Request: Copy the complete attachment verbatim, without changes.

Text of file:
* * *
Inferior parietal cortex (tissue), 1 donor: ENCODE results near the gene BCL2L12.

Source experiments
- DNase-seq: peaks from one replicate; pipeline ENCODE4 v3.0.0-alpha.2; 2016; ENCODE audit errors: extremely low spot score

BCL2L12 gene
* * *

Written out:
Inferior parietal cortex (tissue), 1 donor: ENCODE results near the gene BCL2L12.

Source experiments
- DNase-seq: peaks from one replicate; pipeline ENCODE4 v3.0.0-alpha.2; 2016; ENCODE audit errors: extremely low spot score

BCL2L12 gene